The major results found in the study included:
· The needle–free injection system (ACUSHOT) did not reliably produce anesthesia sufficient for castration. It was therefore removed from part 2 and 3 of the study.
· Injection of lidocaine with a needle (NEEDLE) was 92% effective within 2 minutes of administration.
· There was no significant difference in blood lactate, cortisol, pressure algometer readings, or eye and scrotal temperatures between any of the groups in part 1 of the study.
· Lidocaine administration significantly reduced pain during castration. Piglets receiving a local anesthetic struggled less and squealed at lower frequencies than piglets that did not receive an anesthetic. There was a beneficial effect of lidocaine both 2 and 4 minutes after administration.
· Lidocaine administration is less painful than castration without an anesthetic. The procedure of administering lidocaine resulted in piglets vocalizing less and at lower frequencies thanthe castration procedure itself.
· There was no significant difference in litter processing times when lidocaine administration was incorporated into the processing procedure. Although mean lidocaine administration time was 98 seconds, compared to 30 seconds in the control group, it took on average only 3 seconds longer to process each litter individually, or 34 seconds longer if continuously processing multiple pens in a row.
· Cost of treatment is relatively small. Implementation of lidocaine into routine processing would cost less than $1USD/litter. Currently there are no pain mitigation products in the US or Canada labeled for use in swine. Therefore, any pain medication used must be done under the direct supervision of a licensed veterinarian. In Canada veterinary approved products are available under prescription by a licensed veterinarian.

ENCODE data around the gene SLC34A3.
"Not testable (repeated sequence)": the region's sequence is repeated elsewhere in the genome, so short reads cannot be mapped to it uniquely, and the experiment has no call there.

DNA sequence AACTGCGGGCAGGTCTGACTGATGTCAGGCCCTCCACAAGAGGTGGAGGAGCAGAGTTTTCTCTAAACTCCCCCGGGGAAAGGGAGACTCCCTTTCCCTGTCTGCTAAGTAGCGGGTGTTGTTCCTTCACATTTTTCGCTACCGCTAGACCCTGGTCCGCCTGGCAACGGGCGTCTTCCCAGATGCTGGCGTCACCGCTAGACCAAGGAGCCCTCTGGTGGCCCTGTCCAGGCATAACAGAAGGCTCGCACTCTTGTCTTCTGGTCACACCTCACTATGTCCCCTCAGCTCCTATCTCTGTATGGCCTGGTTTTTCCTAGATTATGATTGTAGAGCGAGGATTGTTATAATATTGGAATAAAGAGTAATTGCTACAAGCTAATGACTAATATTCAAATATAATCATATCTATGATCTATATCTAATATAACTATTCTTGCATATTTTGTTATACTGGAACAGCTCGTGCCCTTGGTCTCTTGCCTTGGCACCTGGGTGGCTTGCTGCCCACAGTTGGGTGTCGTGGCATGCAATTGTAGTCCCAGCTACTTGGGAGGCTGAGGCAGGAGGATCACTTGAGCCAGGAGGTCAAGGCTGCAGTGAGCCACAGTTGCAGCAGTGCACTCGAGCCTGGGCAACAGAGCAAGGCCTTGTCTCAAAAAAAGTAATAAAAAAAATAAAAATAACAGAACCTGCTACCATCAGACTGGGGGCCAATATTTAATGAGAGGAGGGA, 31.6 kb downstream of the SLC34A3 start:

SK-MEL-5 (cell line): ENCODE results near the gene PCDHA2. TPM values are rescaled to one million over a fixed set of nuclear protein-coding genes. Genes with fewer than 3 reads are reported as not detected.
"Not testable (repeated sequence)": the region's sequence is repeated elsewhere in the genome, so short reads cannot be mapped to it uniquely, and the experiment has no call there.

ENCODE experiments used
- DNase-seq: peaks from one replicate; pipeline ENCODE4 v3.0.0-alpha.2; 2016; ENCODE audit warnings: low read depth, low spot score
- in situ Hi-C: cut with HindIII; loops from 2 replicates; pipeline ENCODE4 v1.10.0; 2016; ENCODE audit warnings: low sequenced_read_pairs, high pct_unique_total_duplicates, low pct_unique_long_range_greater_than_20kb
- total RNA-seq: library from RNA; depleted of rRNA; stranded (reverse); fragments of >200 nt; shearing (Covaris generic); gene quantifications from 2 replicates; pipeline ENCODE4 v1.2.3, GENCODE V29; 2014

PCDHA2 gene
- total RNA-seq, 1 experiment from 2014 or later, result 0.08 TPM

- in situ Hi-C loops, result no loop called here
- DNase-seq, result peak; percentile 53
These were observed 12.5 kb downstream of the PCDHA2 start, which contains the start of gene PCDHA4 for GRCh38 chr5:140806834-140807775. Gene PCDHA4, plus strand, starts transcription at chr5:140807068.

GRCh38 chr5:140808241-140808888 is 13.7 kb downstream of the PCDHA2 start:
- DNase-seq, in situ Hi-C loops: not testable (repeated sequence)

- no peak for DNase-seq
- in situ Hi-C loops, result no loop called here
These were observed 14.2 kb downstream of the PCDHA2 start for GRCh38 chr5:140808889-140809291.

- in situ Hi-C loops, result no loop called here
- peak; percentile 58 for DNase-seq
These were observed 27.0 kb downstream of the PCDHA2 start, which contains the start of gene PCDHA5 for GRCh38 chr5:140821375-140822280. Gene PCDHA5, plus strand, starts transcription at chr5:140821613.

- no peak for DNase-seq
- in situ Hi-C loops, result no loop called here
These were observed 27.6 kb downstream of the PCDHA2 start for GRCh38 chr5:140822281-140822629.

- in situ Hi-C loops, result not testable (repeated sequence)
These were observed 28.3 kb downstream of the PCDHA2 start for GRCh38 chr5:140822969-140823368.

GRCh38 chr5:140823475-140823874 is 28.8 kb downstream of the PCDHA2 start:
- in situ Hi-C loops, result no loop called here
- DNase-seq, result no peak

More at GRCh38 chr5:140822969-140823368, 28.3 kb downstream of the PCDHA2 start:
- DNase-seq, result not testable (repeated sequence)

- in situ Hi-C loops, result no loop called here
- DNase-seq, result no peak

· Of the processors surveyed, all felt that the injection technique was easy and safe to perform, and if implemented on their farm, they could make it work within their system.
The results of this study support the implementation of local anesthetic administration into routine piglet processing. This study shows that local anesthesia reduces pain during castration with no impact on processing times, no major changes in the processing procedure, and with minimal additional cost. With increasing attention geared toward animal welfare and new regulations being implemented in other countries in regards to castration, this study provides a cheap, effective and practical method of mitigating pain during castration in piglets.
It is important to note however, that local anesthesia is effective at reducing pain during castration; it does not provide post-operative pain relief after castration has been performed (supported by our findings of no differences in cortisol, lactate, eye temperatures, and algometer readings in the 6 hours after castration). Therefore, this technique should be incorporated with the administration of an analgesic, such as meloxicam, in order to address the pain both during and after castration.
When considering implementation into a production setting, drug availability and appropriate drug use must also be considered. Currently there is no FDA labeled lidocaine product available for use in swine in the US. This means that an FDA human labeled product must be used extra-label under the supervision of a licensed veterinarian. In Canada, there are veterinary approved lidocaine products for use in swine however, they may also only be used under direction of a licensed veterinarian.
For more information please contact Dr. Erin Fierheller by email at email@example.com.